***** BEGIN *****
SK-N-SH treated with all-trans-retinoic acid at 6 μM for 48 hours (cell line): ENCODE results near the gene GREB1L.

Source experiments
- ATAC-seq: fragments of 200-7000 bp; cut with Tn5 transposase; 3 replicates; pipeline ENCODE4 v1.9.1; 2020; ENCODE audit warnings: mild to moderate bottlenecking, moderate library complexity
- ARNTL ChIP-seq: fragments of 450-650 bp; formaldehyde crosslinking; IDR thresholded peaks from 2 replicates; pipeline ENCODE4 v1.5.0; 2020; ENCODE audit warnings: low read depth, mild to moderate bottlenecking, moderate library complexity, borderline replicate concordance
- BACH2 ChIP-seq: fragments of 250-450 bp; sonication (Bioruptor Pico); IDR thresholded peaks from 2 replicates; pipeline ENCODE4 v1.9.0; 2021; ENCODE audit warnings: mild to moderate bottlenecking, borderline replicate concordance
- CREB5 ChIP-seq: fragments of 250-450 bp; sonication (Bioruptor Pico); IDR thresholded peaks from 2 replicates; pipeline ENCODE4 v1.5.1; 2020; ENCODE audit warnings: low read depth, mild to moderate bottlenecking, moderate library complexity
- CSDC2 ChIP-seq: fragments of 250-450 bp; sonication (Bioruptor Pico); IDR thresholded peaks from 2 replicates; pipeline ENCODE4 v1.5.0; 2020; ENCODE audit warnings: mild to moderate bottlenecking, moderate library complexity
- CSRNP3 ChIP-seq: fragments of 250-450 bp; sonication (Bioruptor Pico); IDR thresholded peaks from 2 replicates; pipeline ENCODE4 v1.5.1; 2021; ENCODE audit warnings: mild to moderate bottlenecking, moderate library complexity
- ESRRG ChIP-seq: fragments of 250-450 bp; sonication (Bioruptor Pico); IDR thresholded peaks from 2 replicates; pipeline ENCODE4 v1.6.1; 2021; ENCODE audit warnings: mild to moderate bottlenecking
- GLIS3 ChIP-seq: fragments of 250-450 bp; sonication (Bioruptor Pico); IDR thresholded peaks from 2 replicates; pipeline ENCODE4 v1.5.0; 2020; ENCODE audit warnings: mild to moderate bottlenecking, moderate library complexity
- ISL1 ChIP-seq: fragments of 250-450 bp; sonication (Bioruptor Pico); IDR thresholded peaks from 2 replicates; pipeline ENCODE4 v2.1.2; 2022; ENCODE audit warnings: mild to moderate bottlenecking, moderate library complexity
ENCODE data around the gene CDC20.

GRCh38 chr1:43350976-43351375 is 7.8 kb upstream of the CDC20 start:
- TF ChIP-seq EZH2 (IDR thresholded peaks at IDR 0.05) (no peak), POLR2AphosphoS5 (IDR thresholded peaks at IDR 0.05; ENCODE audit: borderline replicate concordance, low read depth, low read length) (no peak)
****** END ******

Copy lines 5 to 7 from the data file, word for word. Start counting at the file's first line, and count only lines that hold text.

- BACH2 ChIP-seq: fragments of 250-450 bp; sonication (Bioruptor Pico); IDR thresholded peaks from 2 replicates; pipeline ENCODE4 v1.9.0; 2021; ENCODE audit warnings: mild to moderate bottlenecking, borderline replicate concordance
- CREB5 ChIP-seq: fragments of 250-450 bp; sonication (Bioruptor Pico); IDR thresholded peaks from 2 replicates; pipeline ENCODE4 v1.5.1; 2020; ENCODE audit warnings: low read depth, mild to moderate bottlenecking, moderate library complexity
- CSDC2 ChIP-seq: fragments of 250-450 bp; sonication (Bioruptor Pico); IDR thresholded peaks from 2 replicates; pipeline ENCODE4 v1.5.0; 2020; ENCODE audit warnings: mild to moderate bottlenecking, moderate library complexity